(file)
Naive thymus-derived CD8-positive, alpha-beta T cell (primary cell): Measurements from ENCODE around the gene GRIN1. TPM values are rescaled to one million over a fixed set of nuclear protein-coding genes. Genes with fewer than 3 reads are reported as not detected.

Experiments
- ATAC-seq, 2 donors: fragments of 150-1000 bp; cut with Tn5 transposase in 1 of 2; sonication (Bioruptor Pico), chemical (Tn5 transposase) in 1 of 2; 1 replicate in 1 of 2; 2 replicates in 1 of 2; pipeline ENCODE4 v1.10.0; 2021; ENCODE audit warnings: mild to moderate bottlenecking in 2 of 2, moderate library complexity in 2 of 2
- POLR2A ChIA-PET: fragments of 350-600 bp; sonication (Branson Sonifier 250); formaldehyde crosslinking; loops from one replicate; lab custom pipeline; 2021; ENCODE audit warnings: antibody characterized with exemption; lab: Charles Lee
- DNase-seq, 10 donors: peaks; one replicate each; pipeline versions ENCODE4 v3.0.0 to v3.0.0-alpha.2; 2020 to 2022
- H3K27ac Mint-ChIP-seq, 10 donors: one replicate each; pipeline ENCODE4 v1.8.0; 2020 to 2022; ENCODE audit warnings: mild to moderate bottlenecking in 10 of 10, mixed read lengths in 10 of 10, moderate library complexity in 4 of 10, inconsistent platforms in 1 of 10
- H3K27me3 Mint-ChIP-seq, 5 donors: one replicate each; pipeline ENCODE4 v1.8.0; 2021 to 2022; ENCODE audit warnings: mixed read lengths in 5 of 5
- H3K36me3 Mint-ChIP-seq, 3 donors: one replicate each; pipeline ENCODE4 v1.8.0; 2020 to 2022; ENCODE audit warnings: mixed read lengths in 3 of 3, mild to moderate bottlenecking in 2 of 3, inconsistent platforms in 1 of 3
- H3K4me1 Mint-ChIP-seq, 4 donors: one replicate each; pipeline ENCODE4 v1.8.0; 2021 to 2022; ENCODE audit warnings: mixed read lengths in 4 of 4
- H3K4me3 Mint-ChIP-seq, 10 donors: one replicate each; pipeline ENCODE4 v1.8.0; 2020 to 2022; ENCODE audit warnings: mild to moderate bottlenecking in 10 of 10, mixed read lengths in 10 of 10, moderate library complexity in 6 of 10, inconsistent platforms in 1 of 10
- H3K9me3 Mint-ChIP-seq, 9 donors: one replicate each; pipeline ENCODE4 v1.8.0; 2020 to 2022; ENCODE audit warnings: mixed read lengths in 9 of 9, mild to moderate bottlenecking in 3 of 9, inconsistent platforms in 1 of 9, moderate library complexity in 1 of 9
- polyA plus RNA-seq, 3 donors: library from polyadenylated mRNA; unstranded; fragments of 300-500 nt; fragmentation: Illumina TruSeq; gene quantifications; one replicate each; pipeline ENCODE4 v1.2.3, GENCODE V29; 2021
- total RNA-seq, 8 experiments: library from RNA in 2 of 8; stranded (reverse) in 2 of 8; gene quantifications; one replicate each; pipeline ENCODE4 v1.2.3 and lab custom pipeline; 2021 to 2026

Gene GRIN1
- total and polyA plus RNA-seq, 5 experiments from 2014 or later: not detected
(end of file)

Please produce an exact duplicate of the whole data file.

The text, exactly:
Naive thymus-derived CD8-positive, alpha-beta T cell (primary cell): Measurements from ENCODE around the gene GRIN1. TPM values are rescaled to one million over a fixed set of nuclear protein-coding genes. Genes with fewer than 3 reads are reported as not detected.

Experiments
- ATAC-seq, 2 donors: fragments of 150-1000 bp; cut with Tn5 transposase in 1 of 2; sonication (Bioruptor Pico), chemical (Tn5 transposase) in 1 of 2; 1 replicate in 1 of 2; 2 replicates in 1 of 2; pipeline ENCODE4 v1.10.0; 2021; ENCODE audit warnings: mild to moderate bottlenecking in 2 of 2, moderate library complexity in 2 of 2
- POLR2A ChIA-PET: fragments of 350-600 bp; sonication (Branson Sonifier 250); formaldehyde crosslinking; loops from one replicate; lab custom pipeline; 2021; ENCODE audit warnings: antibody characterized with exemption; lab: Charles Lee
- DNase-seq, 10 donors: peaks; one replicate each; pipeline versions ENCODE4 v3.0.0 to v3.0.0-alpha.2; 2020 to 2022
- H3K27ac Mint-ChIP-seq, 10 donors: one replicate each; pipeline ENCODE4 v1.8.0; 2020 to 2022; ENCODE audit warnings: mild to moderate bottlenecking in 10 of 10, mixed read lengths in 10 of 10, moderate library complexity in 4 of 10, inconsistent platforms in 1 of 10
- H3K27me3 Mint-ChIP-seq, 5 donors: one replicate each; pipeline ENCODE4 v1.8.0; 2021 to 2022; ENCODE audit warnings: mixed read lengths in 5 of 5
- H3K36me3 Mint-ChIP-seq, 3 donors: one replicate each; pipeline ENCODE4 v1.8.0; 2020 to 2022; ENCODE audit warnings: mixed read lengths in 3 of 3, mild to moderate bottlenecking in 2 of 3, inconsistent platforms in 1 of 3
- H3K4me1 Mint-ChIP-seq, 4 donors: one replicate each; pipeline ENCODE4 v1.8.0; 2021 to 2022; ENCODE audit warnings: mixed read lengths in 4 of 4
- H3K4me3 Mint-ChIP-seq, 10 donors: one replicate each; pipeline ENCODE4 v1.8.0; 2020 to 2022; ENCODE audit warnings: mild to moderate bottlenecking in 10 of 10, mixed read lengths in 10 of 10, moderate library complexity in 6 of 10, inconsistent platforms in 1 of 10
- H3K9me3 Mint-ChIP-seq, 9 donors: one replicate each; pipeline ENCODE4 v1.8.0; 2020 to 2022; ENCODE audit warnings: mixed read lengths in 9 of 9, mild to moderate bottlenecking in 3 of 9, inconsistent platforms in 1 of 9, moderate library complexity in 1 of 9
- polyA plus RNA-seq, 3 donors: library from polyadenylated mRNA; unstranded; fragments of 300-500 nt; fragmentation: Illumina TruSeq; gene quantifications; one replicate each; pipeline ENCODE4 v1.2.3, GENCODE V29; 2021
- total RNA-seq, 8 experiments: library from RNA in 2 of 8; stranded (reverse) in 2 of 8; gene quantifications; one replicate each; pipeline ENCODE4 v1.2.3 and lab custom pipeline; 2021 to 2026

Gene GRIN1
- total and polyA plus RNA-seq, 5 experiments from 2014 or later: not detected